Late 18th century there was a horse racecourse with updated facilities, and it was said to be one of the best in England. There was within it a good red brick building with terraces which were accessible by an interior staircase. The building was declared unfit for use in 1924 and was demolished by means of explosives in the October of that year.
In the year 1793, an Enclosures Act put an end to the horse racing and later some parts of the track were used as part of the beginning of the Lake Lock Railroad.
There was, at this time, many small collieries in the Outwood and Lofthouse areas and a railroad to the Aire & Calder Navigation at Lake Lock was a transport system much needed to provide a low cost route to the various markets. John Lee and Shepley Watson, Wakefield attorneys, were the motivators of this early railroad. In this period Watson and Lee made plans for a canal from Lake Lock to Bottomboat in 1801. 'Wagons were used on this railroad which had a capacity of 22 carts of coal which were hauled by horses. The gradient from the collieries in this area would, on average, be favourable to the load and in place would need to be controlled by brakes or steel lockers in the wheels.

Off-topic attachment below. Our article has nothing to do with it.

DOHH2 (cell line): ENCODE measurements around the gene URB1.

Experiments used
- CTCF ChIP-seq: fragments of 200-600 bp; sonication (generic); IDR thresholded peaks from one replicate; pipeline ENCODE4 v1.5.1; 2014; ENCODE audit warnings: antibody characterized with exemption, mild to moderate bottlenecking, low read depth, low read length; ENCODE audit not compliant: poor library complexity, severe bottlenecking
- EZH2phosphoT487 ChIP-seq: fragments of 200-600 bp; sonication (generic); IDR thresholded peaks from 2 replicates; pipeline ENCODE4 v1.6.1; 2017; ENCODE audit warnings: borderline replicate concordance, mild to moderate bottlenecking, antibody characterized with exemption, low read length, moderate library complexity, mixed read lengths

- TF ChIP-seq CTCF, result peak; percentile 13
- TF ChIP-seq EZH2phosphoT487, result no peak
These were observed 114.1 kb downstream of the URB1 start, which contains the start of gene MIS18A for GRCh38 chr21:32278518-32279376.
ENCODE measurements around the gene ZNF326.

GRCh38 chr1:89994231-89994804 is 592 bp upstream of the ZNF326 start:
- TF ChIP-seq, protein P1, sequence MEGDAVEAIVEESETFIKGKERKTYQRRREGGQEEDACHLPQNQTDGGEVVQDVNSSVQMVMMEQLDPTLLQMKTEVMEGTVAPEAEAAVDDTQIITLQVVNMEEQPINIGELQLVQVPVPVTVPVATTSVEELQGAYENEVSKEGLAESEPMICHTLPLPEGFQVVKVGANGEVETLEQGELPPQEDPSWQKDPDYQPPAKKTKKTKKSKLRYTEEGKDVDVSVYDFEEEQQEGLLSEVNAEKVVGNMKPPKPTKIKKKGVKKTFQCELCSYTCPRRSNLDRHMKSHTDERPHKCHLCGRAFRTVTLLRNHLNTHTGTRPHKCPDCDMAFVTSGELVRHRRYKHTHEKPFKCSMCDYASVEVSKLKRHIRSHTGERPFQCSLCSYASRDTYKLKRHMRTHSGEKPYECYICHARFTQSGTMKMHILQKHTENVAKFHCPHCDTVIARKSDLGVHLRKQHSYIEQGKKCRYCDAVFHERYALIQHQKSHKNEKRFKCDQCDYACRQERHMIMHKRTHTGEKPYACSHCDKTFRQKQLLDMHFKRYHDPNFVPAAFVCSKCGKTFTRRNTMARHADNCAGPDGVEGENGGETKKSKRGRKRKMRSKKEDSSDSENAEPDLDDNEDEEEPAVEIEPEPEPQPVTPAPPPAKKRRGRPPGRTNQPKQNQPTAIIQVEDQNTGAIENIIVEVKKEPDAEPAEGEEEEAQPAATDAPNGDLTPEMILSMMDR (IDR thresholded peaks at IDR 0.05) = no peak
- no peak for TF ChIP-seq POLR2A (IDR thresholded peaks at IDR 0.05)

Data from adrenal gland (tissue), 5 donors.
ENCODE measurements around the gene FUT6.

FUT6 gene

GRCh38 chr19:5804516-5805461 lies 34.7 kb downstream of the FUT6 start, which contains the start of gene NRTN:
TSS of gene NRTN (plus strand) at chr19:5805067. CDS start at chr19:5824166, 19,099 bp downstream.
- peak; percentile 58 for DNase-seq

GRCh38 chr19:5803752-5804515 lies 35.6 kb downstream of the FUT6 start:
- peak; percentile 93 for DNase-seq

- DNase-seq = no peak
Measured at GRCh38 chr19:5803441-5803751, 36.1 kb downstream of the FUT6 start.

There was also, at this time, a quarry which mined stone and also lime kilns in Bottomboat and the wagons were used on the return journey to transport stone and lime into the area for the building of roadways and property. An 1854 plan published by Lt. Colonel Hall on the 19th June that year shows many of the coal pits which were worked at that time and coal pits worked in the early days of the railroad.'
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